Yea, though I walk through the valley of the shadow of death, I will fear no evil: for Thou art with me; Thy rod and Thy staff they comfort me. Psalm 23:4
So far, David has been using the third person to describe the journey. “He leadeth … He maketh me to lie down … He restoreth.” Suddenly death looms on the horizon and instantly David drops the third person for Thou! He is no longer talking about the Shepherd. He is talking to the Shepherd.
Note that this is only the valley of the shadow of death. The shadow of a dog cannot bite, the shadow of a sword cannot kill, and the shadow of death cannot harm the child of God. Where we have a shadow we have two other things—a substance and a light. David has already talked about the substance of death in Psalm 22: “My God, My God, why hast Thou forsaken Me?” That is what Jesus cried at Calvary. The very substance of death is to be forsaken of God. That is the essence of a lost eternity—to die, God-abandoned. That is what awaits those who die without the Shepherd.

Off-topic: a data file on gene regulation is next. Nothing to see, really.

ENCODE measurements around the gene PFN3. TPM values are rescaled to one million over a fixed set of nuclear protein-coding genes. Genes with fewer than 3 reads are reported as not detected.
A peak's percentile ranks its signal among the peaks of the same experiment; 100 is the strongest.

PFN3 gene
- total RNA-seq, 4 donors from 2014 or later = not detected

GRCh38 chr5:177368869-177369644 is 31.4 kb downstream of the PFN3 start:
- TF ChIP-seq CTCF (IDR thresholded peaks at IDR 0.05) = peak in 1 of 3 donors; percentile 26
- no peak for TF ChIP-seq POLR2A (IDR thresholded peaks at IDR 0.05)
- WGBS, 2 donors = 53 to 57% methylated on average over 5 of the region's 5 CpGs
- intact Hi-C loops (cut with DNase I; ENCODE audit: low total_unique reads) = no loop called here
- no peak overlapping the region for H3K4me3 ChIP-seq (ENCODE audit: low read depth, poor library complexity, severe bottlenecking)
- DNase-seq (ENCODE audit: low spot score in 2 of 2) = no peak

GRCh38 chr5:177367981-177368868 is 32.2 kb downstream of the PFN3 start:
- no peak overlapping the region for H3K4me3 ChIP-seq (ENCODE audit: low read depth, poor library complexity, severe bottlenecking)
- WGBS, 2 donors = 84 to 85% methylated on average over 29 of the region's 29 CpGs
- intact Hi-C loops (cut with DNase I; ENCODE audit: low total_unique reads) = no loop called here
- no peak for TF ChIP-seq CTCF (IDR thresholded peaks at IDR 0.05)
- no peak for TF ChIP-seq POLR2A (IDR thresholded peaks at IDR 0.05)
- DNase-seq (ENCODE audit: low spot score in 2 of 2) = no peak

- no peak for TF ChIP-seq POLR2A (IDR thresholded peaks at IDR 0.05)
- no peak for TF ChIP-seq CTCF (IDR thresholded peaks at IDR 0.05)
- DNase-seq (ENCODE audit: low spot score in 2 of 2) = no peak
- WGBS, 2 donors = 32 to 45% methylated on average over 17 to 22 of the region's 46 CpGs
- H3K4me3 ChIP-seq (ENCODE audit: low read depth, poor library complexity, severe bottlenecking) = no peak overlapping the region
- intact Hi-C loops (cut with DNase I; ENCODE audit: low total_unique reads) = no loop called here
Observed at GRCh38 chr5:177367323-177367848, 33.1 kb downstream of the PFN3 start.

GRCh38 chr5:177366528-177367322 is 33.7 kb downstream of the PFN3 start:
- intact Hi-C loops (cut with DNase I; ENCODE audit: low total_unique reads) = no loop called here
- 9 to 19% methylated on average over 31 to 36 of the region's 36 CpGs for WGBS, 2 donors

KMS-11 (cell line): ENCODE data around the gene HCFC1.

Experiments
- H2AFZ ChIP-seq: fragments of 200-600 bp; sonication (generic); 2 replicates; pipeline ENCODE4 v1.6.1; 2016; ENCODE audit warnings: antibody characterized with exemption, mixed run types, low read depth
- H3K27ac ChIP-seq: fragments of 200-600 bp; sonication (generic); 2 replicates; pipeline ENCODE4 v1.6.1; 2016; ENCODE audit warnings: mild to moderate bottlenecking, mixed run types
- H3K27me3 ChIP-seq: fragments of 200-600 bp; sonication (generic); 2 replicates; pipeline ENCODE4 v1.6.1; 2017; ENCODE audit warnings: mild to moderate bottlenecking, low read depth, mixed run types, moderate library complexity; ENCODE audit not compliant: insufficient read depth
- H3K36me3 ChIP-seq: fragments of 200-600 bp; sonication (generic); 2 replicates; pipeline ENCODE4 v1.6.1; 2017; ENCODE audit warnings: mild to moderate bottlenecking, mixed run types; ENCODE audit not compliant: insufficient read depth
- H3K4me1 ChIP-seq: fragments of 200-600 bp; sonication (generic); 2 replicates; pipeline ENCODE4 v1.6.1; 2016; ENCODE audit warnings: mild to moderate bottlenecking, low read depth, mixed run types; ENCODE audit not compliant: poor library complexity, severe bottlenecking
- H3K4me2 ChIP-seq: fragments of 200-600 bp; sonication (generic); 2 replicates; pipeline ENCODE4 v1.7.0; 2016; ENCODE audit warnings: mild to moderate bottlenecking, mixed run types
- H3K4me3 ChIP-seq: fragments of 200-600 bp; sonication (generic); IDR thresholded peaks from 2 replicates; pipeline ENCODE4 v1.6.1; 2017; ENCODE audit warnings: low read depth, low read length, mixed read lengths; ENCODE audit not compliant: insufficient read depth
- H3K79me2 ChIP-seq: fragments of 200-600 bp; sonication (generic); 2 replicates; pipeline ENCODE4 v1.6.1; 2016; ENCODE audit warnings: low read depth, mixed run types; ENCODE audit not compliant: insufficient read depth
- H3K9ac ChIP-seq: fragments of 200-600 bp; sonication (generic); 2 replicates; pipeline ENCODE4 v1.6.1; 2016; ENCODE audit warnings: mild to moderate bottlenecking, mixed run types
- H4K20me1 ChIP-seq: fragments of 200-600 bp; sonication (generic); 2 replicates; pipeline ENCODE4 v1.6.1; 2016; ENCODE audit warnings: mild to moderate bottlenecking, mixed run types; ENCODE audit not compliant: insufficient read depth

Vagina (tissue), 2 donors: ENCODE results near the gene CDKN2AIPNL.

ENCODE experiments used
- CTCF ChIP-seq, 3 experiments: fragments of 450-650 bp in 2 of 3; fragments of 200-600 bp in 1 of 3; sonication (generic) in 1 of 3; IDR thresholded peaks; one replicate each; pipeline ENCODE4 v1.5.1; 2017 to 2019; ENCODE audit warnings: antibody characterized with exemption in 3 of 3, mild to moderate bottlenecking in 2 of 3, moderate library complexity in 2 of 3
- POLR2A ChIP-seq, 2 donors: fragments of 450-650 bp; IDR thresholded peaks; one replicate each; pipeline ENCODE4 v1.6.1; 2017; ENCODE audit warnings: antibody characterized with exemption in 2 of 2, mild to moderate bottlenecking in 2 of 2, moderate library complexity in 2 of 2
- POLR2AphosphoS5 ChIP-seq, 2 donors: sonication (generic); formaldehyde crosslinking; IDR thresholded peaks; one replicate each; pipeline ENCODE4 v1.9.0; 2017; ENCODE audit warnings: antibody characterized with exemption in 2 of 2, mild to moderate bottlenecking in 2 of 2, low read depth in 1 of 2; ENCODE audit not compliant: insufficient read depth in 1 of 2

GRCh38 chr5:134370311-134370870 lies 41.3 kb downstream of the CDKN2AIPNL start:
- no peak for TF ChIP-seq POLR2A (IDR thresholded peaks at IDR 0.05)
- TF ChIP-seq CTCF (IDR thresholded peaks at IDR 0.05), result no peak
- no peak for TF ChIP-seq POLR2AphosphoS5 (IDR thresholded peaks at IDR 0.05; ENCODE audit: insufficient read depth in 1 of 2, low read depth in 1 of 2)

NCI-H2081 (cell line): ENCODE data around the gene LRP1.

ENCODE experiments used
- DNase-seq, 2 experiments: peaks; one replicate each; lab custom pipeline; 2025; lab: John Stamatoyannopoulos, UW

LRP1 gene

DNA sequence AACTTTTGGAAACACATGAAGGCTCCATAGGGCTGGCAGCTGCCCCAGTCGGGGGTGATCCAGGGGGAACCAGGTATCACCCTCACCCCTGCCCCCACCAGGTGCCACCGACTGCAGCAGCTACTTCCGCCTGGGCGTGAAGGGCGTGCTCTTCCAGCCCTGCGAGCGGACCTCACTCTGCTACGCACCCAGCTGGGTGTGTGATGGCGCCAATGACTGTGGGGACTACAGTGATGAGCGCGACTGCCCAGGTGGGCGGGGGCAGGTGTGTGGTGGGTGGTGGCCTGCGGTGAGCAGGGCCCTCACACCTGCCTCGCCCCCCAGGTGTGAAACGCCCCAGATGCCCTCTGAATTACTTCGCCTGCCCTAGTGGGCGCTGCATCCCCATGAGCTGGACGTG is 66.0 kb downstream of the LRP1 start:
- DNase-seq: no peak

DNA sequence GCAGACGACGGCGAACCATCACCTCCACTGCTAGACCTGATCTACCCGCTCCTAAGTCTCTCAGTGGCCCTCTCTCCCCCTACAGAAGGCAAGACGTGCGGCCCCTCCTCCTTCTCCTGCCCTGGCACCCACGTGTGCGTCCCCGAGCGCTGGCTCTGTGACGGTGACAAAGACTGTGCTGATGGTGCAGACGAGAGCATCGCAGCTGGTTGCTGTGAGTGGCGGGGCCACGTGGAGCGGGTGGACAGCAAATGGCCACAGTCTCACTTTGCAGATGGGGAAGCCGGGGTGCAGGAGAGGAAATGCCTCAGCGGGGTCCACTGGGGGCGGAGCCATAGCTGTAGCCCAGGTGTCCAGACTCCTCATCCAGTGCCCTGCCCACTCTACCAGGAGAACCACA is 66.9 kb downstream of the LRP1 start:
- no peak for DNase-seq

Where there is a shadow, there must also be a light. It is the light shining on the substance that casts the shadow. This is what makes the difference between the death of a believer and the death of an unbeliever. The unbeliever goes out into the dark. There is reserved for him the “blackness of darkness forever” (Jude 13). It would be hard to imagine a greater horror than to be lost and alone in eternal darkness.
The believer, however, goes out into the light. “I will fear no evil: for Thou art with me.” There we have the assurance of the presence of the Shepherd when we come face to face with the tomb.
—From Exploring the Psalms by John Phillips